There is good news in the fight against the second deadliest form of cancer, colorectal cancer: a treatment could be as close as your very own medicine cabinet.
Dr. Jennifer Ashton appeared on "The Early Show" Wednesday to discuss the new findings.
Nearly 50,000 Americans will die of this disease this year alone. But the new research finds something as simple as Aspirin could help those diagnosed with colon cancer live longer.
Fifty-four year old former fire chief Thomas Reinecke thought his abdominal pains were caused by stress, but a colonoscopy revealed he had colon cancer.
"I felt like my whole world caved in on me. I wasn't expecting that and wasn't quite sure how to react or how to handle it," he recalled.
Reinecke wanted to get back to battling fires, and saving lives and now, a new study shows simple Aspirin could help that fight.
"Aspirin may turn out to have a significant benefit in terms of improving survival for colon cancer patients," explained Dr. Alfred Neugut from New York Presbyterian Hospital/Columbia University Medical Center.
The study looked at over 1,200 colon cancer patients; those who took Aspirin after their diagnosis reduced their risk of dying from the disease by 29 percent.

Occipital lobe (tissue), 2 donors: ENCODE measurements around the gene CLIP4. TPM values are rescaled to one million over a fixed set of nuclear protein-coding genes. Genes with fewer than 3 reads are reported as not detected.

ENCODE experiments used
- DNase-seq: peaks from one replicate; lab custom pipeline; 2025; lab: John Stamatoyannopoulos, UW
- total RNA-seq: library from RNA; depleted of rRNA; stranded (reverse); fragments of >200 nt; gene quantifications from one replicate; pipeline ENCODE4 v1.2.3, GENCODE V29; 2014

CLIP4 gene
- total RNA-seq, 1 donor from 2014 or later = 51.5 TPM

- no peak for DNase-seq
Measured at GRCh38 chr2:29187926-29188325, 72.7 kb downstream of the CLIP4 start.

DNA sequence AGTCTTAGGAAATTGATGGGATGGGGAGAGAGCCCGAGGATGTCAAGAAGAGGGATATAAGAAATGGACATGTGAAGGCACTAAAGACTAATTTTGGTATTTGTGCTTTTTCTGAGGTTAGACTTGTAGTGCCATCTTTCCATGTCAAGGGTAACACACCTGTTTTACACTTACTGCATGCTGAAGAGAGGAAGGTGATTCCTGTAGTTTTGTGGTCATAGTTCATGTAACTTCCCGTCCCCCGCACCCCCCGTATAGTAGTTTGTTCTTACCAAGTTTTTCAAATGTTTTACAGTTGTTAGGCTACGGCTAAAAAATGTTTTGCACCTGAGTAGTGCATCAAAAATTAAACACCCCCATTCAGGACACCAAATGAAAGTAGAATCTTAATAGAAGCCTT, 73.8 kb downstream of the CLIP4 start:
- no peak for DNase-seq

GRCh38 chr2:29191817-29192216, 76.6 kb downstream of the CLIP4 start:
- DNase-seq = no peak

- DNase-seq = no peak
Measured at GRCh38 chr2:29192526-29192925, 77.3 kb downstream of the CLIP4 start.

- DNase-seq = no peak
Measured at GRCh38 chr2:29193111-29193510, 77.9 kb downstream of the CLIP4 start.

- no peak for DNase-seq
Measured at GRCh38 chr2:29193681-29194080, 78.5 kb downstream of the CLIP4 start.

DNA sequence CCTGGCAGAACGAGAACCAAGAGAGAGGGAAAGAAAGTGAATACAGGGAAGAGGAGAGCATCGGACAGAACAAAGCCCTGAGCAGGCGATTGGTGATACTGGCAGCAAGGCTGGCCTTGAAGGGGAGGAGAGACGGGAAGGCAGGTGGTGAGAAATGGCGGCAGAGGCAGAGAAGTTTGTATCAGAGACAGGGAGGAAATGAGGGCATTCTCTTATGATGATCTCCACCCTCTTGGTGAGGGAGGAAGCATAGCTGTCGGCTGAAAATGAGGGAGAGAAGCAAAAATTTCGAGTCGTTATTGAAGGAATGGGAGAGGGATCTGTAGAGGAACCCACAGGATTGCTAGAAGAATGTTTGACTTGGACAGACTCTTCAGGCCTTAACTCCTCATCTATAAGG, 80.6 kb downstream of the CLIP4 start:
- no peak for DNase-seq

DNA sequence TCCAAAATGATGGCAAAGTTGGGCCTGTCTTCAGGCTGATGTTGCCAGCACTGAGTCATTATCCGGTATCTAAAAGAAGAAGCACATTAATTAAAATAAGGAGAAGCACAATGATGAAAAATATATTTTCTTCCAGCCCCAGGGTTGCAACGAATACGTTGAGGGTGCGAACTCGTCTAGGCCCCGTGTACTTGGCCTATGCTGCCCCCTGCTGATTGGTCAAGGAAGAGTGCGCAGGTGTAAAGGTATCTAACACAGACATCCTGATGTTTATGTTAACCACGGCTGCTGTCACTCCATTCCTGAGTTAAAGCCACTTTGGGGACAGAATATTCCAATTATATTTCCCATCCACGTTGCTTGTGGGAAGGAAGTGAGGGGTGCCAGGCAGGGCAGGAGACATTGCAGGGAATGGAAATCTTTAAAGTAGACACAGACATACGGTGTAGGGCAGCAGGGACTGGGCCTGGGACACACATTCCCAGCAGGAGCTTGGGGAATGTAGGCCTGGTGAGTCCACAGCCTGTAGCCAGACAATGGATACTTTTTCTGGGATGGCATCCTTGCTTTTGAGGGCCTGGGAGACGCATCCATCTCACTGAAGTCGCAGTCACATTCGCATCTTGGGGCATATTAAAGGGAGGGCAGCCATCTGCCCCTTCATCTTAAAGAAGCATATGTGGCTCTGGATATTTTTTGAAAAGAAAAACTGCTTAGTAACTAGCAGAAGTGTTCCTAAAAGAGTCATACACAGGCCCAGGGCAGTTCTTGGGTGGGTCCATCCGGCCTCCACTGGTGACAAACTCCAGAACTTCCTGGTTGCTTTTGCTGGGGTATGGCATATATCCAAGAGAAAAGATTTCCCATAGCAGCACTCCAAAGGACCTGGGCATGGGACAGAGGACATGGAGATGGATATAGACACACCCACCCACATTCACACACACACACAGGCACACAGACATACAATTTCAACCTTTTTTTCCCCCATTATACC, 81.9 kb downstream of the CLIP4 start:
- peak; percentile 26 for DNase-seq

Most colon cancer tumors produce an enzyme called COX-2, which triggers the cancer cells to grow. The theory is Aspirin may work by blocking COX-2 and preventing cancer growth.
"We should remember aspirin has side effects. We'll wait and see if it becomes part of the standard treatment for colon cancer," Dr. Neugut added.
Today, Reinecke is finishing his chemotherapy, excited that something cheap, and found in most medicine cabinets could help make him well. "If Aspirin will help, I'll be the first one on board for that," he said.
The study looked at patients whose cancer had not yet spread. So future research will likely try to determine if Aspirin can help people with more advanced disease.
Asked if this means everyone with colon cancer should start taking an Aspirin a day, Ashton explained that it's really too early to make an across-the-board recommendation. This study was an "observational" study meaning researchers merely observed what patients were already doing, such as taking Aspirin for headaches.
On average, the patients in this study took two adult aspirins a week. But the findings really need to be confirmed in a drug trial where patients would be randomly assigned to either take Aspirin or a placebo in order to verify the results and make sure it was the Aspirin responsible for longer survival rates and not something else.
And there are side effects to remember. Aspirin is a powerful medication and can potentially have serious side effects, such as bleeding and stomach irritation. And it's also unclear how it may interact with other medications commonly used to treat colon cancer. So patients should definitely talk to their doctors about weighing the risks vs. benefits.
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